Some time later, I'd be in the back room working and I'd hear this bit of song - just a sort of instrumental cue as the vocalist sang a lyric, back then I didn't know - and I'd immediately like it. Attaching an instrumental intro onto the beginning of it in a certain way in my mind, I saw Brian giving me that funny grin, and that would give it some humour.

I would decide thanks to the green texture that the keyboard bit was simply a sustained A note, lower on a keyboard (A has always been green), and later confirm this. I liked it. I wouldn't be aware of the song until I heard that note, and then realize it was playing in the store. Unfortunately, working in the back means it's very hard to hear the music often.

It wasn't until mid-July this summer that I heard it, a Sunday night. Funny timing considering the title and the chorus and meaning of the song and the time I finally heard it. It was the end of the shift, end of the night. I was on my way out after getting my stuff, walking through crafts, when I heard the note. Finally, I heard the lyric "Why don't you stay for awhile?" I stood there and listened hard. The chorus started. "You are the girl...that keeps me up at night." I virtually shook my head at the lyric and my circumstances at the time.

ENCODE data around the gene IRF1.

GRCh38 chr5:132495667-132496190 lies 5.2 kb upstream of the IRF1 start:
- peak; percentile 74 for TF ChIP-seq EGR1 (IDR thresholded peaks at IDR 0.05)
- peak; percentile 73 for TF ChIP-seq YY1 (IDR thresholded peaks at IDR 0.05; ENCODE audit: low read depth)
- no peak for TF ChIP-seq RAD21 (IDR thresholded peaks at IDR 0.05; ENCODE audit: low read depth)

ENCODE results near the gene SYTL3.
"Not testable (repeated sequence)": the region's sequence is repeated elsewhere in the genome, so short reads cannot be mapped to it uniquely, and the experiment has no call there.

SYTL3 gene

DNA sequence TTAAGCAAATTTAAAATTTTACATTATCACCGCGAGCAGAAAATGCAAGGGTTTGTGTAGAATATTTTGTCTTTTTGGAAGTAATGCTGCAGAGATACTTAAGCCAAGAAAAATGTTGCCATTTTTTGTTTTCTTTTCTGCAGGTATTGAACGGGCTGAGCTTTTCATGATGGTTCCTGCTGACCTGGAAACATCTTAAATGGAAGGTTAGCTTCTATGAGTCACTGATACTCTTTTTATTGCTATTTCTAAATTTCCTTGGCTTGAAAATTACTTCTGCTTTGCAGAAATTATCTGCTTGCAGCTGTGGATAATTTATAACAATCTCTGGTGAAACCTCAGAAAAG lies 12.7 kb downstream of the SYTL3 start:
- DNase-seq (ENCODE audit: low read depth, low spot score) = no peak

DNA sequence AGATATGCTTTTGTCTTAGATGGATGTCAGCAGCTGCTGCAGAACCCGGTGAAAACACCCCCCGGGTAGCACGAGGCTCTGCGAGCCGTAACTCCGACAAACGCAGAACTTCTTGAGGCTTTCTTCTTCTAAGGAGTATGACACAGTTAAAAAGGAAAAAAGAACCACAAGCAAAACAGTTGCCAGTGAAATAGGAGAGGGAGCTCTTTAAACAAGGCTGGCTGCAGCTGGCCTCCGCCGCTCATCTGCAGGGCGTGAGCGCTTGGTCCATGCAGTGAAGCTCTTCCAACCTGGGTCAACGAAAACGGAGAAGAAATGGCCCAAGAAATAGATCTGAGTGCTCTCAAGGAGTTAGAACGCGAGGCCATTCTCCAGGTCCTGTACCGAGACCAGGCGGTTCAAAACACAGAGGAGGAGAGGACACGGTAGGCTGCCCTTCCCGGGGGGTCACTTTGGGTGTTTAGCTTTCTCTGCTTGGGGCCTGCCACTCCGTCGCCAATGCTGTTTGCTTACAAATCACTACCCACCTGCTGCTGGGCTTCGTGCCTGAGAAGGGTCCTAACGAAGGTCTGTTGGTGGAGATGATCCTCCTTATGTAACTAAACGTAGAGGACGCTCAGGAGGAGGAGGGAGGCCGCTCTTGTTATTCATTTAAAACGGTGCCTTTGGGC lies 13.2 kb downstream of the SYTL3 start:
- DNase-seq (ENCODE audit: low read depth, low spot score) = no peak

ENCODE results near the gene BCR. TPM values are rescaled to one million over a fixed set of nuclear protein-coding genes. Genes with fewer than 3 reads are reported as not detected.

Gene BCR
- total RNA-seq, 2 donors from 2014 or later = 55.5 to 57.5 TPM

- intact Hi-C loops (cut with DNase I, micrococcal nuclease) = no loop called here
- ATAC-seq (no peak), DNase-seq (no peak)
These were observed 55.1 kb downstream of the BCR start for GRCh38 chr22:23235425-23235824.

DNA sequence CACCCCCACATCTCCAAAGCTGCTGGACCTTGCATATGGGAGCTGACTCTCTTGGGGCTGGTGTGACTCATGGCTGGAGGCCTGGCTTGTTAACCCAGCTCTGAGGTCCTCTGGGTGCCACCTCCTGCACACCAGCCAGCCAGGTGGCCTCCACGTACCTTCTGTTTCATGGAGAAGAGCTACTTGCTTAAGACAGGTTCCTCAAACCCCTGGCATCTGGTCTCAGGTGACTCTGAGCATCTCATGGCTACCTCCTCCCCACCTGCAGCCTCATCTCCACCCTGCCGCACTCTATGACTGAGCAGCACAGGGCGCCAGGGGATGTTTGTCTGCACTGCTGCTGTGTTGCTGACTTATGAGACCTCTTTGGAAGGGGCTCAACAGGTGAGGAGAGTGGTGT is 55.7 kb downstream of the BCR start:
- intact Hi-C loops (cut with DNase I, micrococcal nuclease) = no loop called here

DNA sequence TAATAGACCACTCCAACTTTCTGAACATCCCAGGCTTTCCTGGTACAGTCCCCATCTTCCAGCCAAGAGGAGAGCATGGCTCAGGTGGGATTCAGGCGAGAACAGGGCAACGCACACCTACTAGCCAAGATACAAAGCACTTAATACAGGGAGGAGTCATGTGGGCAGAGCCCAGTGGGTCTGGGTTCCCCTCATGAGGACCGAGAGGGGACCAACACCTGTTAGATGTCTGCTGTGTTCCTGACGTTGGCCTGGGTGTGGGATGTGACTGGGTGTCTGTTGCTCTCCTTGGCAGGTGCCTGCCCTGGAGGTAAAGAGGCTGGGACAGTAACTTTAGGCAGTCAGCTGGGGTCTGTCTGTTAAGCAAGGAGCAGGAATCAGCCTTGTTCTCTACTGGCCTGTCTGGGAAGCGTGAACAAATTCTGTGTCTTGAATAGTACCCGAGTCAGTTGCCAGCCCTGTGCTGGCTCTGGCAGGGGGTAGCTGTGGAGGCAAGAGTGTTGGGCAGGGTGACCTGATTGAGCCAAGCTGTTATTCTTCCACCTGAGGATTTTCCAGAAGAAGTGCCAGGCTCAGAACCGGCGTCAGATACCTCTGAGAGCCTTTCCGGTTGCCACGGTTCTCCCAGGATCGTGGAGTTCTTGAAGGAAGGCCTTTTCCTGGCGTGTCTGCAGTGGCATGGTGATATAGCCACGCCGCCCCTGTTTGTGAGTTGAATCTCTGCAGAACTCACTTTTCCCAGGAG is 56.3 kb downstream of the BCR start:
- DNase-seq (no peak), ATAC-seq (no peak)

I went home. I searched it. I couldn't find anything at first because I phrased it as 'you're the girl.' Eventually I found it - by The Cars. Late 1980s. Made perfect sense.

It was their last hit from their last album, Door to Door. That keyboard intro thing I mentioned earlier does happen in the song, near the beginning. A, GA, B...A. It's the added B that adds to the grinning positivity context and makes me see Brian grinning ridiculously. Though I see less of him than I do of the hopeful positivity it gives me. Heard after 16 seconds in, during the song's intro.

It's a nice song that's evidently about relationship turbulence and reassurance. "Why don't you dream anymore? What's in the way?" "You are the girl that keeps me up all night/makes me feel all right..." I like that. The line "Why don't you talk anymore? What did I say?" really speaks to me. "What is it what I came for is floating away?"